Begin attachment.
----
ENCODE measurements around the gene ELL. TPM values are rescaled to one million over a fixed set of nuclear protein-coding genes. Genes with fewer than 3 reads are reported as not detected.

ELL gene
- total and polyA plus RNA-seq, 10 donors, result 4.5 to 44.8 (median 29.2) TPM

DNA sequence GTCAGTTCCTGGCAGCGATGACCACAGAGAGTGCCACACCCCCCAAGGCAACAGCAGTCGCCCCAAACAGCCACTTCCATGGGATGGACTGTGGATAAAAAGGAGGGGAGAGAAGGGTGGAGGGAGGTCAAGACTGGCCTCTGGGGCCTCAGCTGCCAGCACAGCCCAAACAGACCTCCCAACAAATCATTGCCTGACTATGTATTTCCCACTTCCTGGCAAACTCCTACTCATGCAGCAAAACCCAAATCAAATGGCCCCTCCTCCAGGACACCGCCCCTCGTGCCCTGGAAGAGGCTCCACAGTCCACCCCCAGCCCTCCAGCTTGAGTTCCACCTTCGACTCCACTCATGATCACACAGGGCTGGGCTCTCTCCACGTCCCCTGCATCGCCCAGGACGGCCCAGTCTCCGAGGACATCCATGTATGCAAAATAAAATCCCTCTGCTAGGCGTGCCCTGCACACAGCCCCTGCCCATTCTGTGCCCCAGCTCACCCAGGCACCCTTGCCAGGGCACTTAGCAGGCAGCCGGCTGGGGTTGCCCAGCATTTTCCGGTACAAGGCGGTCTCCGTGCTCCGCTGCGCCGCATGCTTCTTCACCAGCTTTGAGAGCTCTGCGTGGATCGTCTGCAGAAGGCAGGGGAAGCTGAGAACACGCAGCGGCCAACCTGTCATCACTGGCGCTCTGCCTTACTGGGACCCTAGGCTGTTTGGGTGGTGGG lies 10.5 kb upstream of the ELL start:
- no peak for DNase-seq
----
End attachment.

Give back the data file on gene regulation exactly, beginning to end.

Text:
ENCODE measurements around the gene ELL. TPM values are rescaled to one million over a fixed set of nuclear protein-coding genes. Genes with fewer than 3 reads are reported as not detected.

ELL gene
- total and polyA plus RNA-seq, 10 donors, result 4.5 to 44.8 (median 29.2) TPM

DNA sequence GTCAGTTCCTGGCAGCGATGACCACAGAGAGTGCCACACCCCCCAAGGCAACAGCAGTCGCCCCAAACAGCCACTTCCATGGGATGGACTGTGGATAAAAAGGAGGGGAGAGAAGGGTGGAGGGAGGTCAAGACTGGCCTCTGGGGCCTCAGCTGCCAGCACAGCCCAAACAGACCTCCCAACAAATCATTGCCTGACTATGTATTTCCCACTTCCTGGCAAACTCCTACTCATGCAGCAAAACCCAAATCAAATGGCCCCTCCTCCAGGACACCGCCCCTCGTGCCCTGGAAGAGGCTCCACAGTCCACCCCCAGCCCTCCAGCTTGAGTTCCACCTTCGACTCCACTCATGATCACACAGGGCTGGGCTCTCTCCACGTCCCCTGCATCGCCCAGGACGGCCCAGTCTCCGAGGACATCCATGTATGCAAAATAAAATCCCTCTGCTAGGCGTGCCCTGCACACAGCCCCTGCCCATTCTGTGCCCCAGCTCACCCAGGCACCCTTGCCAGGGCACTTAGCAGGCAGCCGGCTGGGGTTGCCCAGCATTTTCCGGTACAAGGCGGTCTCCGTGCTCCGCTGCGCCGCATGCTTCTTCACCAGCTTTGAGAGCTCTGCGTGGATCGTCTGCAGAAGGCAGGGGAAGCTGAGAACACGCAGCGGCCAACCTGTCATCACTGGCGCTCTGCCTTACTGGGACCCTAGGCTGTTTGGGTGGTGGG lies 10.5 kb upstream of the ELL start:
- no peak for DNase-seq